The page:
While many think building an edibles company is straightforward, securing inputs of cannabinoid extracts will be difficult. Currently there is a lack of extract throughout the country. Pure-play extraction companies have emerged to fill this space. Since capacity will still be constrained for some time, securing letters of intent for cannabinoid inputs will be a competitive necessity.
A successful chocolatier will not necessarily find success making THC-infused chocolates.
Under current regulations, you cannot convert a chocolate-cookie line to a cannabis-cookie line under the same roof. Likewise, just because an LP grows great flower does not mean it is equipped to add value to that biomass. Strong expertise and knowledge, in all areas, are vital and in short supply.
Edibles entrepreneurs must understand the entire production cycle. Will you go it alone, obtain a Health Canada licence and secure requisite infrastructure? Or can partnerships accelerate, if not leapfrog, and enhance investor capital and entrepreneurial energy? Is a purely domestic strategy the winner, or should edibles producers consider globalization early in their development? Additionally, there may be some very compelling reasons to consider Indigenous partnership as part of a winning strategy.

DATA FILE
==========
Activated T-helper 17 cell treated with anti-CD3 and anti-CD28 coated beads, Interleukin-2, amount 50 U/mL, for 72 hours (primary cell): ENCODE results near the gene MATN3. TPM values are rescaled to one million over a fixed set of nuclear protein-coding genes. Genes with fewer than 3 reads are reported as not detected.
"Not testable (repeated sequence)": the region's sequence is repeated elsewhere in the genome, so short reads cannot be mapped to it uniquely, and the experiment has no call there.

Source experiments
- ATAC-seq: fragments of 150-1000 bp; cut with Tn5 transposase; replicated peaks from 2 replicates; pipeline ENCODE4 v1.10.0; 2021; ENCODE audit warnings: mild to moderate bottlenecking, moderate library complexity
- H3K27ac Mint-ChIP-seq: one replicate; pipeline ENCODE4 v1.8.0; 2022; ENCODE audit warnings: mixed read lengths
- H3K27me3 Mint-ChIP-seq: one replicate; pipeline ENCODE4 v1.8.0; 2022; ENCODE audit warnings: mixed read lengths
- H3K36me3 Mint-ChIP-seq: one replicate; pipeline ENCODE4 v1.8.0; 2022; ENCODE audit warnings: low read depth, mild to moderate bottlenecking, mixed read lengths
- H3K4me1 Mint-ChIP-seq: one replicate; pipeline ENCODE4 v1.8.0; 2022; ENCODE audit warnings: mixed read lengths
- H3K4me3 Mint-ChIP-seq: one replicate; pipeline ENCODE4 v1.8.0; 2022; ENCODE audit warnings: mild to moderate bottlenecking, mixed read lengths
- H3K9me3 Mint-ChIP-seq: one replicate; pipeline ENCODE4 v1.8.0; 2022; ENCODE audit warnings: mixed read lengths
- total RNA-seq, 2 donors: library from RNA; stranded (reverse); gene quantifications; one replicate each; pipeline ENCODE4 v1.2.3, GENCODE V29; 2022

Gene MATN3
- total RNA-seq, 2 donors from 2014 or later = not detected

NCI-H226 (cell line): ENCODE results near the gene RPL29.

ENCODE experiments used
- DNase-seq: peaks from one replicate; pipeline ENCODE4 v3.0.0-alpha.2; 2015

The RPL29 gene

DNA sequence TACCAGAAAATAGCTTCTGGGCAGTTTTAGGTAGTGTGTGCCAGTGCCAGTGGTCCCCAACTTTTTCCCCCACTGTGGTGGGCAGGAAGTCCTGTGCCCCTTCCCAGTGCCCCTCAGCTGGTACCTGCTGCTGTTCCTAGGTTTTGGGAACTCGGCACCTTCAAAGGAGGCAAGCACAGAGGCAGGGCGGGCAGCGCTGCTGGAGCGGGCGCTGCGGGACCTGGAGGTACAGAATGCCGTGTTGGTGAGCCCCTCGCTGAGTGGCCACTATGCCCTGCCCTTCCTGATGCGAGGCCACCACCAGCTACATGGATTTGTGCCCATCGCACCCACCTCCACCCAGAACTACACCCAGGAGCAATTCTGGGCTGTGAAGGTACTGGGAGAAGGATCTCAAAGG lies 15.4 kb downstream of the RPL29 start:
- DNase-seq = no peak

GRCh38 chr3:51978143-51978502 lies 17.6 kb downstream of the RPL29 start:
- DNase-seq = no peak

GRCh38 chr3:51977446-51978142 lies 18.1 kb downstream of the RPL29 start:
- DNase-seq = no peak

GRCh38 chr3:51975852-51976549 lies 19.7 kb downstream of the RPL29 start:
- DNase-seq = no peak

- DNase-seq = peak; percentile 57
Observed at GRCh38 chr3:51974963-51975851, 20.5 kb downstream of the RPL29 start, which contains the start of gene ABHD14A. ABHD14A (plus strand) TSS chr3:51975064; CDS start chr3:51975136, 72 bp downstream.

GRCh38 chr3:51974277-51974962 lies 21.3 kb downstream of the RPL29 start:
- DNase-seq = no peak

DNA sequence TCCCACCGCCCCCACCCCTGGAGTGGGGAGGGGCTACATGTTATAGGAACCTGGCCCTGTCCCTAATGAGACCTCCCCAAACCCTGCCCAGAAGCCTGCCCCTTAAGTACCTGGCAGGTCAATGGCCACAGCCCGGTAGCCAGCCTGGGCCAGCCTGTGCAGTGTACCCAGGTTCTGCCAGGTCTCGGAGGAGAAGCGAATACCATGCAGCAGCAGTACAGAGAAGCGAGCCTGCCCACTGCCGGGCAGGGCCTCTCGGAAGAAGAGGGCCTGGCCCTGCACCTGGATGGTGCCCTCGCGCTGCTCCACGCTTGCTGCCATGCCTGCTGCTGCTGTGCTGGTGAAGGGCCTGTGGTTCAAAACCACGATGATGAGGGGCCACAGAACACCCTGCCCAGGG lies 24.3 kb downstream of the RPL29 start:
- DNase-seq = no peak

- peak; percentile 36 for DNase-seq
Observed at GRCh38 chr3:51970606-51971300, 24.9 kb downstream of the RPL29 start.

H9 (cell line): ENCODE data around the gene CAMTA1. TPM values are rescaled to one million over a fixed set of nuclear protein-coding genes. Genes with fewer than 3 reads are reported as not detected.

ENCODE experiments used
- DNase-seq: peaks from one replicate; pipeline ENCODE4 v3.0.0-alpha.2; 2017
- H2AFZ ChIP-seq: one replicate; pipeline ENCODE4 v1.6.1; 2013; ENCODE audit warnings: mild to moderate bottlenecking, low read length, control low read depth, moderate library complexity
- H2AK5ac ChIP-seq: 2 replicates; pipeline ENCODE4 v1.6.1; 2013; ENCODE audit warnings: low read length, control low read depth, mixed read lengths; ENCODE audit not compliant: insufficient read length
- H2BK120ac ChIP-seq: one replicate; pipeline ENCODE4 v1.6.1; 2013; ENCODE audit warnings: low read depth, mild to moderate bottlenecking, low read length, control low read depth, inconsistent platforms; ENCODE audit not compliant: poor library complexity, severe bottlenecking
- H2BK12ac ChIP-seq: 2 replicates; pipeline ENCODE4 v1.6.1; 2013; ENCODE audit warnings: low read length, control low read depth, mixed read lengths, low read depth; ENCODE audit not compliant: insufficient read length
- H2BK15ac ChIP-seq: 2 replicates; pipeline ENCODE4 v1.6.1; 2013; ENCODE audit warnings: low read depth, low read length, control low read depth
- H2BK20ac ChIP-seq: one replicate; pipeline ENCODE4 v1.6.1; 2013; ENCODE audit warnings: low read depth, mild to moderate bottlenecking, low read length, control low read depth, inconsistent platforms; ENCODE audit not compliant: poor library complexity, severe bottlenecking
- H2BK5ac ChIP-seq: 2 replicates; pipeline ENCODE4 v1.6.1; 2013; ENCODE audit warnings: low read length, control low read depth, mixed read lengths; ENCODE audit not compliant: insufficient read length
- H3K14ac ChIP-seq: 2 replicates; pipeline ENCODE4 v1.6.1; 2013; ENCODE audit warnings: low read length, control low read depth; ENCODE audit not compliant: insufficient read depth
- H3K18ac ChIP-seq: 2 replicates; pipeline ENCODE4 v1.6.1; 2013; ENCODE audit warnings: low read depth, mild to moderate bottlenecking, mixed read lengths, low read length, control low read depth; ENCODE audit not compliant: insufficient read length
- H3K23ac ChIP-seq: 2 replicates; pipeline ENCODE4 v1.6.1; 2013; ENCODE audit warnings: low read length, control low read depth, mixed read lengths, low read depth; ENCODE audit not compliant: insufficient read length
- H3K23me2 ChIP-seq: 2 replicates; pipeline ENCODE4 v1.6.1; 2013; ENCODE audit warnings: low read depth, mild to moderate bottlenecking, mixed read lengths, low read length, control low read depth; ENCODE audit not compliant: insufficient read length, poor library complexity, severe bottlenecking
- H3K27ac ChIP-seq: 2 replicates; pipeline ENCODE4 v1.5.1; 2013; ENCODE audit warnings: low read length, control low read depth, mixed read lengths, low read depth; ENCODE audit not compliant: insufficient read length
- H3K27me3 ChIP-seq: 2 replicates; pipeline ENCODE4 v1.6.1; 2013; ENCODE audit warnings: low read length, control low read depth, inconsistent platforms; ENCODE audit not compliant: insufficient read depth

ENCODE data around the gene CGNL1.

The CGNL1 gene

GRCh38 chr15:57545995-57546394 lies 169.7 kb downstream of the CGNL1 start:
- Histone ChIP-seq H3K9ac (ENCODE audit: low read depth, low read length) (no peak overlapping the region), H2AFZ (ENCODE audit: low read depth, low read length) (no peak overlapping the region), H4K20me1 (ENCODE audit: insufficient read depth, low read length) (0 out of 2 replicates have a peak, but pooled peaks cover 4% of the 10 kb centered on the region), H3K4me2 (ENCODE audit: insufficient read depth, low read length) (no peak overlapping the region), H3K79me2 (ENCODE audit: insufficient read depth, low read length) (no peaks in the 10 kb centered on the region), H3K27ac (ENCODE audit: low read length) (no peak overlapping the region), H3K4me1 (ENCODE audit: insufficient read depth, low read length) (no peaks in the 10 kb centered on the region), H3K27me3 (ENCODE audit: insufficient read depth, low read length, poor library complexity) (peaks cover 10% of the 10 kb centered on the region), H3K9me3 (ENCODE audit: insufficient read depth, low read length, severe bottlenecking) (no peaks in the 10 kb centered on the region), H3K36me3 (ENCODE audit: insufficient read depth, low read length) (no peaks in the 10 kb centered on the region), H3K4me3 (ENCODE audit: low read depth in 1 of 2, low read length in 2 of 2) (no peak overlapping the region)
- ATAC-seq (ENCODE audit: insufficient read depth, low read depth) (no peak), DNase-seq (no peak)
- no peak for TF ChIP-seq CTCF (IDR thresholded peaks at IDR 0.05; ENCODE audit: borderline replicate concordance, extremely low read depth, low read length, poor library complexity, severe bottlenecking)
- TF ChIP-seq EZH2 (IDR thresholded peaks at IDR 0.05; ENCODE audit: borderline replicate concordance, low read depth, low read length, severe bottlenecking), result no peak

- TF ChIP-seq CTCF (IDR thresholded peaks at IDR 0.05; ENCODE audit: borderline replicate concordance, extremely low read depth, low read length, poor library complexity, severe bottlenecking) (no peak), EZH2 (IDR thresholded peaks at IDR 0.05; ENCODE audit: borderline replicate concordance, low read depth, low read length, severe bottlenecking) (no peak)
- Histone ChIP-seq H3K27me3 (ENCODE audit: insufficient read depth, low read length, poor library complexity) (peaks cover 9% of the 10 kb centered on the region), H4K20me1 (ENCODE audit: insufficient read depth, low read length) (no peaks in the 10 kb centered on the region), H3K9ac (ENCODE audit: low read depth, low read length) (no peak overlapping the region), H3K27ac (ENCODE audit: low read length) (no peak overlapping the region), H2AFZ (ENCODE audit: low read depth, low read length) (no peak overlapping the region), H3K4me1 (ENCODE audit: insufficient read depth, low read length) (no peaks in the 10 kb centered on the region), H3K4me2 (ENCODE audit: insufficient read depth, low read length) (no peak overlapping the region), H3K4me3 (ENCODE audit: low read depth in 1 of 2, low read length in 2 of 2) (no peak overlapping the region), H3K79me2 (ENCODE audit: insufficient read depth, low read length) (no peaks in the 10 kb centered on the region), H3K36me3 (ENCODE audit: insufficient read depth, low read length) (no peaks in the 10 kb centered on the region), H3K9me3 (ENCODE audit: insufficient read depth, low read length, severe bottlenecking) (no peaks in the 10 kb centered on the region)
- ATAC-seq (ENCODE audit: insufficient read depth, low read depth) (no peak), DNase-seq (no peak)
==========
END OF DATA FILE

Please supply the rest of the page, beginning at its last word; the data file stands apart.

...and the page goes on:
Learning from October 2018, arguably too much attention and dollars were fixated on cultivation, and not enough on people, systems and activities to process, package and ship flower to the Liquor Distribution Branch and consumers. These issues still haunt the industry. They will not abate with the flood of edibles coming this fall. The companies that have production expertise coupled with supply chain experience will win market share. The cannabis market for products, including upcoming legalization of edibles, has moved from ideation to execution. It is no longer “tell me,” but rather “show me.”
Nonetheless, compelling opportunities do exist.
As edibles entrepreneurs build out businesses, be mindful of regulatory, financial, production and consumer impacts. Securing funding, acquiring expertise, building partnerships and getting good advice will launch you into this new frontier.
Based in Vancouver, Peter Guo leads MNP’s Enterprise Risk Services practice and MNP’s Cannabis Industry Group for B.C. He provides strategic, risk management, consulting and assurance services to private and public organizations.